BioMed Research International: Anatomy.
P. Bermejo, M. López, I. Larraya, J. Chamorro, J. L. Cobo, S. Ordóñez, and J. A. Vega.
Innervation of the Human Cavum Conchae and Auditory Canal: Anatomical Basis for Transcutaneous Auricular Nerve Stimulation. BioMed Research International (2017)
The innocuous transcutaneous stimulation of nerves supplying the outer ear, has demonstrated to be as effective as the invasive direct stimulation of the vagus nerve for the treatment of some neurological and non-neurological disturbances.
Thus, the precise knowledge of external ear innervation is of maximal interest for the design of transcutaneous auricular nerve stimulation devices. We analyzed eleven outer ears, and the innervation was assessed by Masson’s trichromic staining, immunohistochemistry or immunofluorescence (neurofilaments, S100 protein and myelin-basic protein). In both the cavum conchae and auditory canal nerve profiles were identified between the cartilage and the skin, and out of the cartilage. The density of nerves, and of myelinated nerve fibers, was higher out of cartilage, and in the auditory canal with respect to de cavum conchae.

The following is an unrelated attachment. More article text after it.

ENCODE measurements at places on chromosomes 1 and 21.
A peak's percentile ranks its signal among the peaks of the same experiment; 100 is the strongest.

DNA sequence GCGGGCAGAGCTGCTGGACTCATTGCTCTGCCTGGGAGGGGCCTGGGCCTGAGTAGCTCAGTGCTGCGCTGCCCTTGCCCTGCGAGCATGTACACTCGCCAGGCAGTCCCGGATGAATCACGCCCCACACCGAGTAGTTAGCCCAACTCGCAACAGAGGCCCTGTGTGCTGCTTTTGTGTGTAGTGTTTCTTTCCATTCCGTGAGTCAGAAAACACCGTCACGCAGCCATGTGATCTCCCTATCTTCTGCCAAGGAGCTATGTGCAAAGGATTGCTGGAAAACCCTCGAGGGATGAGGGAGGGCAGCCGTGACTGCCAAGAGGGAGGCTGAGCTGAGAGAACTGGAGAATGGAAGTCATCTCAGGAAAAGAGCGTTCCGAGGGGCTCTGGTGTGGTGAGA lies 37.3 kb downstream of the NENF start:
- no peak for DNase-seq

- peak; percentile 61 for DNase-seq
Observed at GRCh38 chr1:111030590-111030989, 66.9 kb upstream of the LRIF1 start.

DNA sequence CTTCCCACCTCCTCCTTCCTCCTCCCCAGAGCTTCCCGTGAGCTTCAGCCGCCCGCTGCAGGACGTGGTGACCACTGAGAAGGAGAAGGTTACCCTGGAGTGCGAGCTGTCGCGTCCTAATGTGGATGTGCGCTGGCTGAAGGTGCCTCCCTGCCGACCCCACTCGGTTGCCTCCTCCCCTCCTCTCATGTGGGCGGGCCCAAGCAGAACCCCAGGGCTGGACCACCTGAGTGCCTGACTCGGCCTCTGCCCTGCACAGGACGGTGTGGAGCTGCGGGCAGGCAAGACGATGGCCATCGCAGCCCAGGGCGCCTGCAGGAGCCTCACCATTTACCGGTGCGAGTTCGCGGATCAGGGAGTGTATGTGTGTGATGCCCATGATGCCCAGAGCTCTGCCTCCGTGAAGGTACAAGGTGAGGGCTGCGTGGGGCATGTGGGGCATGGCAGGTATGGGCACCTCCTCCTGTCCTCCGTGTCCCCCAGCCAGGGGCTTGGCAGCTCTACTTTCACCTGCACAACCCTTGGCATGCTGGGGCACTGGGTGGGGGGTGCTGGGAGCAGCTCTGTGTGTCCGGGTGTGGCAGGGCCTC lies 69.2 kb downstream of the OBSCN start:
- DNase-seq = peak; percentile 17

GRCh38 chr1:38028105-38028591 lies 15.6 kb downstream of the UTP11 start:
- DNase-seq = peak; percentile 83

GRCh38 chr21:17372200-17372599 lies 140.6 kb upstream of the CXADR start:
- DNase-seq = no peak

Moreover, the nerves were more numerous in the superior and posterior-inferior than in the anterior-inferior segments of the auditory canal. Present study established a precise nerve map of the human cavum conchae and the cartilaginous segment of the auditory canal demonstrating regional differences in the pattern of innervation of human outer ear.
These results may provide the neuroanatomical basis for the accurate design of auricular transcutaneous nerve stimulation devices.